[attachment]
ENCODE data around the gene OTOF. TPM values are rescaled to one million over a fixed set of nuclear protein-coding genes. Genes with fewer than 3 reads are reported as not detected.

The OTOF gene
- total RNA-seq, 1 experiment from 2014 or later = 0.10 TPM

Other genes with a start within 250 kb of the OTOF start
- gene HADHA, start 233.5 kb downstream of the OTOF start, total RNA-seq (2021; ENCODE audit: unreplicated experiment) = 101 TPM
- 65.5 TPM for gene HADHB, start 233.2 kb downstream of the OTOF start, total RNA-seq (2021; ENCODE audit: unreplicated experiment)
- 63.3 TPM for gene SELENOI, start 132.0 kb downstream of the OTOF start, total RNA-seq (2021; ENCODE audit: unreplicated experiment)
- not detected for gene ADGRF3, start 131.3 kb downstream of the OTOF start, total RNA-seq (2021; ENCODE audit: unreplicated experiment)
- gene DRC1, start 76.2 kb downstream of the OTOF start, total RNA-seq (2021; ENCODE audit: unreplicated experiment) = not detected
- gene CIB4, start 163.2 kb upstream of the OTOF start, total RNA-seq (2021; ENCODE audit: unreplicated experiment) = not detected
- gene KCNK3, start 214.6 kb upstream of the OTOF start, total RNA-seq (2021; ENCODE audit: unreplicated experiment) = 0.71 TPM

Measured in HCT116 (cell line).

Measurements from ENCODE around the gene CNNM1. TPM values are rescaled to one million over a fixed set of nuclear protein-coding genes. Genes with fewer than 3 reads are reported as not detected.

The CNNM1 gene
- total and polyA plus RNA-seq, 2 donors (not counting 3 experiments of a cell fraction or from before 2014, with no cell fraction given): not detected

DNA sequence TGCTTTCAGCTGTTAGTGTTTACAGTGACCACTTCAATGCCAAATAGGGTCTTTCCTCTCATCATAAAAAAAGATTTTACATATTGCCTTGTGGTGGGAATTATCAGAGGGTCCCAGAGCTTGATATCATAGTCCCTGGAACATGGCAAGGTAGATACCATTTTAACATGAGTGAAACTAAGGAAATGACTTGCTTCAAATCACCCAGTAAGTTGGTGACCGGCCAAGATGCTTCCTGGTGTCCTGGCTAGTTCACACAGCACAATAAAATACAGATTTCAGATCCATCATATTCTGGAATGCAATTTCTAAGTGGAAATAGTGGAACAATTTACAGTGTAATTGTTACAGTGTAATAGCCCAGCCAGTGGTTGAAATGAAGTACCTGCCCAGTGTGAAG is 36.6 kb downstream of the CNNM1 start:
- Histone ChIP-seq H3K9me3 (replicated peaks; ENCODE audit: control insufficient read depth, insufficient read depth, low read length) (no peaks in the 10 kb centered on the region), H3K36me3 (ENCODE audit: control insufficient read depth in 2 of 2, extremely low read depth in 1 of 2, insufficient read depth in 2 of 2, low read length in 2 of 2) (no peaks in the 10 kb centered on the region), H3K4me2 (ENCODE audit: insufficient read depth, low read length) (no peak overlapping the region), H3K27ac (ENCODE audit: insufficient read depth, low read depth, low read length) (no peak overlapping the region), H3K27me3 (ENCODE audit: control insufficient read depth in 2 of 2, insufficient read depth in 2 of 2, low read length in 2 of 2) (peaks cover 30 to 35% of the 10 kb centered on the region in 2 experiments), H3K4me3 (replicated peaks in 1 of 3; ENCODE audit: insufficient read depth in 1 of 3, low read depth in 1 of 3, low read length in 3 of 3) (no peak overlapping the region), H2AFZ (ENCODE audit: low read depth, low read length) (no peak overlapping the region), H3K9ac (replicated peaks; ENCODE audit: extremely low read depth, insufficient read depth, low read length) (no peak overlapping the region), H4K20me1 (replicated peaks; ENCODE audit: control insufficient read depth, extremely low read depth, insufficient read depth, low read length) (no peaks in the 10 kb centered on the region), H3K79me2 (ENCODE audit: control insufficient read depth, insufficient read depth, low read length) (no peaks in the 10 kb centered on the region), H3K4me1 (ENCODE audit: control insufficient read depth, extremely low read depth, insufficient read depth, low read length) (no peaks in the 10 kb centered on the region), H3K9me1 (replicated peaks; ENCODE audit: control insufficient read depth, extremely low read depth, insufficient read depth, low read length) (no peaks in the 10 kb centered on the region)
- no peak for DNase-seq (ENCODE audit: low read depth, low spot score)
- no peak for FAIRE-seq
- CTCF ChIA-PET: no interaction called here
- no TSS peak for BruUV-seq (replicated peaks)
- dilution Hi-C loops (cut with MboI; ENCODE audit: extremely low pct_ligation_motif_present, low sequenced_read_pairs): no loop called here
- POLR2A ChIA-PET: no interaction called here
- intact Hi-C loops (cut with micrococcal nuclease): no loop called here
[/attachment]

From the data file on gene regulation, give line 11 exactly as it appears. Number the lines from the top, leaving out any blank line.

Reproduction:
- gene KCNK3, start 214.6 kb upstream of the OTOF start, total RNA-seq (2021; ENCODE audit: unreplicated experiment) = 0.71 TPM